If I had to summarize what the research and my experience told me about what those around us are looking for, I could do it in one word: friend!

The research confirms it. What else would you call someone who listens without judgment, offers you wise counsel but helps you make your own decision, and loves you no matter what? That’s a friend!

Friend /frend/ (noun)—a person whom one knows and with whom one has a bond of mutual affection

It’s that simple. It’s also that challenging. People are looking for you to be a friend. They are looking for a friend who will live the good news, be good news, and then share the good news in the form of their own story. In that order! Wow! It was that simple “Aha!” that brought me back to the Bible and opened my eyes to see that this is exactly how Jesus did it.

“Friend of Sinners”

Do you know what Jesus’s nickname was? It was “Friend” (Matthew 11:16–19 NIV). More specifically, “Friend of Sinners.”

Who gave Jesus that nickname? Religious leaders who watched how He lived His life and didn’t like it. But apparently Jesus liked it so much that He kept it!

It was easy for “Friend of Sinners” to stick because everywhere Jesus went, He befriended people and was a blessing to them. His entire life and ministry were a rhythm of befriending and blessing. Jesus blessed every person and every place He encountered. — BLESS: 5 Everyday Ways to Love Your Neighbor and Change the World, Dave Ferguson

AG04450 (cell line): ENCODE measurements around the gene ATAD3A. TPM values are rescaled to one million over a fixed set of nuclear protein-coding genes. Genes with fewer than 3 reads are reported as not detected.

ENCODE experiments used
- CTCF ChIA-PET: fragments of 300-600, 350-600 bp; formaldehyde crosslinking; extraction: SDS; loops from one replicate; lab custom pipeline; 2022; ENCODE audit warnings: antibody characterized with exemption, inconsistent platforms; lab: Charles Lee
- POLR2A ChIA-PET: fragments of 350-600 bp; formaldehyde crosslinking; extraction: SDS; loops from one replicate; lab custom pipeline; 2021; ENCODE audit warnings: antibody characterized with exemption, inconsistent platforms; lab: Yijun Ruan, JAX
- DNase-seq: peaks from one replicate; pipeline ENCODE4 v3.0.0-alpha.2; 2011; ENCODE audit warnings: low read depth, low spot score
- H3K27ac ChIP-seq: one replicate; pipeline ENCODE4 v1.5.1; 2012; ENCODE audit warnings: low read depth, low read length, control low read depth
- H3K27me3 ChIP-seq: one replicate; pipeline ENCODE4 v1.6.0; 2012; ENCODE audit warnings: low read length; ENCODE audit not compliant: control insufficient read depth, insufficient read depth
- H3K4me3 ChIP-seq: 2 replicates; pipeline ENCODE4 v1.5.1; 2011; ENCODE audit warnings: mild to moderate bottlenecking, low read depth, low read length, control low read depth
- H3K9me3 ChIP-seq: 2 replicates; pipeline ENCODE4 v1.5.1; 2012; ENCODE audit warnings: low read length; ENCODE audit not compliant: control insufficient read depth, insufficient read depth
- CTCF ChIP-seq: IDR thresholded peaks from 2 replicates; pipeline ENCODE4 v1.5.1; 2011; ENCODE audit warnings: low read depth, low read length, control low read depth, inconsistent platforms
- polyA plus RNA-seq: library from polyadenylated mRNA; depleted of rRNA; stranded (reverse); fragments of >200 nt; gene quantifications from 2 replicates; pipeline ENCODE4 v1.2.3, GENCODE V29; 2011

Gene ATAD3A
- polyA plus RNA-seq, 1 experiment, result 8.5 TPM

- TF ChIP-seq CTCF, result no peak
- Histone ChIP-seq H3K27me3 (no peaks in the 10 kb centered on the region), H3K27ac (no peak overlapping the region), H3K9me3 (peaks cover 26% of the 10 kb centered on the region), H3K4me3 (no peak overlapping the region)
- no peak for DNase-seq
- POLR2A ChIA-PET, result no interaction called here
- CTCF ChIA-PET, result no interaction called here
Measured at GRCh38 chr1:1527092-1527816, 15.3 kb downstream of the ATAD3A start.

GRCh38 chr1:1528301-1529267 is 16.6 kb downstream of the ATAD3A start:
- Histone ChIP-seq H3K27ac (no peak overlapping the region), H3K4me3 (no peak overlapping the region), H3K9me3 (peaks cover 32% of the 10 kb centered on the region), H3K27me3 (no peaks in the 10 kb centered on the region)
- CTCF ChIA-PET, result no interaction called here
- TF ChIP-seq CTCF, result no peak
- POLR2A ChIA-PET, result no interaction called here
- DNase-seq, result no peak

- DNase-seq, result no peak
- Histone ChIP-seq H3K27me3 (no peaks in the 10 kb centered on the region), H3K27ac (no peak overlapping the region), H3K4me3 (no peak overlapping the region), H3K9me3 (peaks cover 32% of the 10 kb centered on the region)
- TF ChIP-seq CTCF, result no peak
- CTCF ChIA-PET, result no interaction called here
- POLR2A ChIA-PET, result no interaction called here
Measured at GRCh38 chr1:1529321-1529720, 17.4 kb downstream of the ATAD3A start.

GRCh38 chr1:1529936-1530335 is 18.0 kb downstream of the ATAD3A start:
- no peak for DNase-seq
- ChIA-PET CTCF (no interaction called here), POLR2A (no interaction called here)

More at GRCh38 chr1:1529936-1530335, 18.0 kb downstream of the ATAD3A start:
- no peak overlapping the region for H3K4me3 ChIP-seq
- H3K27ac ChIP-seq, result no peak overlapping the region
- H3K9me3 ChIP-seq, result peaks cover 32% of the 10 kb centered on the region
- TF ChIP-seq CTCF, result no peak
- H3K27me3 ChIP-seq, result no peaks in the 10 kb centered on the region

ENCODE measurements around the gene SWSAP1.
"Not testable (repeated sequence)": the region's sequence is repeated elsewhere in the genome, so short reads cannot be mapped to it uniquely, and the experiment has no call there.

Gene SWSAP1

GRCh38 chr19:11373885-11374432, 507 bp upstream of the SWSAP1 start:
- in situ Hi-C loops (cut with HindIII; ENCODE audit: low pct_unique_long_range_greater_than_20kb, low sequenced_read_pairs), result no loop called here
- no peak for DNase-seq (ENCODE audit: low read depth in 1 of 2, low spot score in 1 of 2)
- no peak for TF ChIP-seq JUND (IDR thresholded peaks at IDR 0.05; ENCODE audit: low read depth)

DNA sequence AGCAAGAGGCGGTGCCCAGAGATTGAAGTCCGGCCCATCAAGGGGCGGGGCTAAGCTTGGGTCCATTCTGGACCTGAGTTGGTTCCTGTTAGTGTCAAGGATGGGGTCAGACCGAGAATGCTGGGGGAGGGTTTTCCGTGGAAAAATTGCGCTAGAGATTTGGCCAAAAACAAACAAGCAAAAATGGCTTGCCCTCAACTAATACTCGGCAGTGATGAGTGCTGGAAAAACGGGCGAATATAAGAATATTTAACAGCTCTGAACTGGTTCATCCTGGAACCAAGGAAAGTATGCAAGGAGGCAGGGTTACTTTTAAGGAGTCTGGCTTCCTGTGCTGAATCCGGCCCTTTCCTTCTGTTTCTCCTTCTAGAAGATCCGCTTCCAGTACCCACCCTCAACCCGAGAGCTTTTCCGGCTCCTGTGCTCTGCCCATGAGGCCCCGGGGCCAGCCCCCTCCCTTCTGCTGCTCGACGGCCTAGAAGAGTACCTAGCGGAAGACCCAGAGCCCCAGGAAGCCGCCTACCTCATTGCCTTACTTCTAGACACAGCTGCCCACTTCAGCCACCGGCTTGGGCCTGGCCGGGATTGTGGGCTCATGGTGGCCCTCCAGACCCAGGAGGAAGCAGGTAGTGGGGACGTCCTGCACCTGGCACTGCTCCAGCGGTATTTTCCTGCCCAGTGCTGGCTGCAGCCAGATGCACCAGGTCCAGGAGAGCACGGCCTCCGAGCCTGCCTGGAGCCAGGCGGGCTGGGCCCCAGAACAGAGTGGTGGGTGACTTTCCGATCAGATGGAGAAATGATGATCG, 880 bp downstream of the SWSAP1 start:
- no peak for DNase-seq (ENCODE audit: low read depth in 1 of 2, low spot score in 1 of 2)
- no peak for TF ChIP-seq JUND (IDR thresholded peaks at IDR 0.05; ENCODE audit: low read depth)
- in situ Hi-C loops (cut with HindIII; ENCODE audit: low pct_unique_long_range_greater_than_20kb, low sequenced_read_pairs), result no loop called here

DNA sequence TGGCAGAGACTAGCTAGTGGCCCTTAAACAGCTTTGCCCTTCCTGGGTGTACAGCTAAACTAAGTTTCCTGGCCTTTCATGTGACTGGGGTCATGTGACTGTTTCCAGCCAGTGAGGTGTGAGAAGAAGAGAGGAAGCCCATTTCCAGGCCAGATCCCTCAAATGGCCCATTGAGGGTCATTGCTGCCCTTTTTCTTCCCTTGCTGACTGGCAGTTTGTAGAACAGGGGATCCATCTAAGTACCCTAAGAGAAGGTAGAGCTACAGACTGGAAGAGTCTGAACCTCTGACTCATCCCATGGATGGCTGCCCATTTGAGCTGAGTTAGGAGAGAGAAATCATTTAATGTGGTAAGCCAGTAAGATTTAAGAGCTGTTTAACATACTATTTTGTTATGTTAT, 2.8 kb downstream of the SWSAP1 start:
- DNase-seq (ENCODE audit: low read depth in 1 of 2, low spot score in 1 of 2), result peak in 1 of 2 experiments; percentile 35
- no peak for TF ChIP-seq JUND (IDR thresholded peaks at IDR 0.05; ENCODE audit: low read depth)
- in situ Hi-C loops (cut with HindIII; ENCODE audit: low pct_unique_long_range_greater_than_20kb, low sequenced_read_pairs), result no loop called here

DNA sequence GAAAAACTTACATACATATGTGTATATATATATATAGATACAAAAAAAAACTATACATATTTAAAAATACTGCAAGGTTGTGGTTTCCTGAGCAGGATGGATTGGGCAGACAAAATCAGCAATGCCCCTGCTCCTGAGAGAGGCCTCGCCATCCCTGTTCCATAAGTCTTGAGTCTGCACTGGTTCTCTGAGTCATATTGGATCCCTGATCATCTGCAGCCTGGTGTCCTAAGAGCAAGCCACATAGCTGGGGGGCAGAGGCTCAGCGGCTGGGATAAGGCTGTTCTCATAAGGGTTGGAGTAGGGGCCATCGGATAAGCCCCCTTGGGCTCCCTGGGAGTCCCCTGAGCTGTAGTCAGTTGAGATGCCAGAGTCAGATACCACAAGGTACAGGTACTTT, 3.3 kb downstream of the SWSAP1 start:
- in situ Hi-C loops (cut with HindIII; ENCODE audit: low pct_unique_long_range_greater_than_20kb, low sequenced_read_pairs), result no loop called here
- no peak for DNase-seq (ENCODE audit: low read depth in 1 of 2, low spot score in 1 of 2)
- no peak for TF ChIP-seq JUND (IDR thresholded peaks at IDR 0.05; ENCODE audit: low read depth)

The plan

Simple as this is, I think it will take a while to get there. Here is what I suggest. Every year, starting in January or August, do a church-wide study of evangelism. (You might consider a sermon series to go along with the study.)

Each of these studies is about six weeks and are available on Amazon or as part of Good Questions Have Groups Talking subscription system.

During the rest of the year, I recommend you spend five or ten minutes each week in each group talking about such questions as:

  • Who are you praying for that is far from God?
  • Who have you had the opportunity to listen to this week about their walk with God? What have we learned about why people are leaving church?
  • Did you share a meal with anyone this week who was far from God?
  • What service project could we do to “let our light so shine before others that they would see our good works and glorify our father in Heaven”?

In addition, I'd encourage each group to host a fellowship every month and invite every member and every prospect. For more on this, see

I close with a quote from the last book above:

As should be obvious by now, I’m not merely promoting these five practices as a one-off program. I want you to make a habit of them. I want you to inculcate these habits as a central rhythm of your life. You see, doing a short-term project, like Forty Days of Purpose, is great. But missional effectiveness grows exponentially the longer we embrace these habits and the deeper we go with them. — Frost, Michael. 2016. Surprise the World: The Five Habits of Highly Missional People. Colorado Springs, CO: NavPress.